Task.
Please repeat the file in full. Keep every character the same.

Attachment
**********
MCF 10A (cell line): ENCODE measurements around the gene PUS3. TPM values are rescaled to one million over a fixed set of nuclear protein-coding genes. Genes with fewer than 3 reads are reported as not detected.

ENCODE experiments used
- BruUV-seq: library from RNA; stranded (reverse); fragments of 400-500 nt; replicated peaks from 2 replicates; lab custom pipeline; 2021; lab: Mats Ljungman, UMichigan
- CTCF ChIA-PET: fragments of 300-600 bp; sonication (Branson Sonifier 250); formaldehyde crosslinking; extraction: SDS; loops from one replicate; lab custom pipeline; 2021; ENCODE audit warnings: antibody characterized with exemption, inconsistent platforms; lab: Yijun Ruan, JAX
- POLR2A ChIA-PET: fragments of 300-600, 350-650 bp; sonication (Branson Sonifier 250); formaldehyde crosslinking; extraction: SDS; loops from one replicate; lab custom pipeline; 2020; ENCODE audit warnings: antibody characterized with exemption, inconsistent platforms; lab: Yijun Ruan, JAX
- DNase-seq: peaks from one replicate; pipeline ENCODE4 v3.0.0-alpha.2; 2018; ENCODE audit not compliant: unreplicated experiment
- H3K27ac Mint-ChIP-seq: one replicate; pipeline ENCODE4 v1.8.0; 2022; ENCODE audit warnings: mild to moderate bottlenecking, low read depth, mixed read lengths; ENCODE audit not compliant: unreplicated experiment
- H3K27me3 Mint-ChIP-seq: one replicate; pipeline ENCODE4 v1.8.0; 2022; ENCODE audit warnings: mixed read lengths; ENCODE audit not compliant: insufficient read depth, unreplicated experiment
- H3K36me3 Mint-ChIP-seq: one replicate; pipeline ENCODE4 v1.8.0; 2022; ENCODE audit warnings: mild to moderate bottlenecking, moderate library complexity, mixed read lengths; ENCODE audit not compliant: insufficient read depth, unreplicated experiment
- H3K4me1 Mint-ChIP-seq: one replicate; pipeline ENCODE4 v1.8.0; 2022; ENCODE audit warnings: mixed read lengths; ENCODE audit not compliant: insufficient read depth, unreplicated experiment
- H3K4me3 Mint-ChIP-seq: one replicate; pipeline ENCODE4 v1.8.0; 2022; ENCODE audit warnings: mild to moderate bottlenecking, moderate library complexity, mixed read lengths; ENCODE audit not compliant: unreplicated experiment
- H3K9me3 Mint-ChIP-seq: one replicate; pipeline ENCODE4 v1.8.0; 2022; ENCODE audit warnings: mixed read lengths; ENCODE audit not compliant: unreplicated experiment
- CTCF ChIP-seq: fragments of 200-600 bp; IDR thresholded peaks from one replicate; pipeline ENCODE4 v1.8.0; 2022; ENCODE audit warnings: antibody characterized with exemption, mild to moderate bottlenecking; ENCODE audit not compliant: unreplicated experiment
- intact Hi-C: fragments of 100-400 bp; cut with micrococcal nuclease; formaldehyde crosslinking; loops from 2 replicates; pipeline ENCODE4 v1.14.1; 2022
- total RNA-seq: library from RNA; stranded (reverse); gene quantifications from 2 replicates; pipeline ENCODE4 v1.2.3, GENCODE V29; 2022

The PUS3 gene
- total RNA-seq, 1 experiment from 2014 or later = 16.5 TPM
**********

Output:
MCF 10A (cell line): ENCODE measurements around the gene PUS3. TPM values are rescaled to one million over a fixed set of nuclear protein-coding genes. Genes with fewer than 3 reads are reported as not detected.

ENCODE experiments used
- BruUV-seq: library from RNA; stranded (reverse); fragments of 400-500 nt; replicated peaks from 2 replicates; lab custom pipeline; 2021; lab: Mats Ljungman, UMichigan
- CTCF ChIA-PET: fragments of 300-600 bp; sonication (Branson Sonifier 250); formaldehyde crosslinking; extraction: SDS; loops from one replicate; lab custom pipeline; 2021; ENCODE audit warnings: antibody characterized with exemption, inconsistent platforms; lab: Yijun Ruan, JAX
- POLR2A ChIA-PET: fragments of 300-600, 350-650 bp; sonication (Branson Sonifier 250); formaldehyde crosslinking; extraction: SDS; loops from one replicate; lab custom pipeline; 2020; ENCODE audit warnings: antibody characterized with exemption, inconsistent platforms; lab: Yijun Ruan, JAX
- DNase-seq: peaks from one replicate; pipeline ENCODE4 v3.0.0-alpha.2; 2018; ENCODE audit not compliant: unreplicated experiment
- H3K27ac Mint-ChIP-seq: one replicate; pipeline ENCODE4 v1.8.0; 2022; ENCODE audit warnings: mild to moderate bottlenecking, low read depth, mixed read lengths; ENCODE audit not compliant: unreplicated experiment
- H3K27me3 Mint-ChIP-seq: one replicate; pipeline ENCODE4 v1.8.0; 2022; ENCODE audit warnings: mixed read lengths; ENCODE audit not compliant: insufficient read depth, unreplicated experiment
- H3K36me3 Mint-ChIP-seq: one replicate; pipeline ENCODE4 v1.8.0; 2022; ENCODE audit warnings: mild to moderate bottlenecking, moderate library complexity, mixed read lengths; ENCODE audit not compliant: insufficient read depth, unreplicated experiment
- H3K4me1 Mint-ChIP-seq: one replicate; pipeline ENCODE4 v1.8.0; 2022; ENCODE audit warnings: mixed read lengths; ENCODE audit not compliant: insufficient read depth, unreplicated experiment
- H3K4me3 Mint-ChIP-seq: one replicate; pipeline ENCODE4 v1.8.0; 2022; ENCODE audit warnings: mild to moderate bottlenecking, moderate library complexity, mixed read lengths; ENCODE audit not compliant: unreplicated experiment
- H3K9me3 Mint-ChIP-seq: one replicate; pipeline ENCODE4 v1.8.0; 2022; ENCODE audit warnings: mixed read lengths; ENCODE audit not compliant: unreplicated experiment
- CTCF ChIP-seq: fragments of 200-600 bp; IDR thresholded peaks from one replicate; pipeline ENCODE4 v1.8.0; 2022; ENCODE audit warnings: antibody characterized with exemption, mild to moderate bottlenecking; ENCODE audit not compliant: unreplicated experiment
- intact Hi-C: fragments of 100-400 bp; cut with micrococcal nuclease; formaldehyde crosslinking; loops from 2 replicates; pipeline ENCODE4 v1.14.1; 2022
- total RNA-seq: library from RNA; stranded (reverse); gene quantifications from 2 replicates; pipeline ENCODE4 v1.2.3, GENCODE V29; 2022

The PUS3 gene
- total RNA-seq, 1 experiment from 2014 or later = 16.5 TPM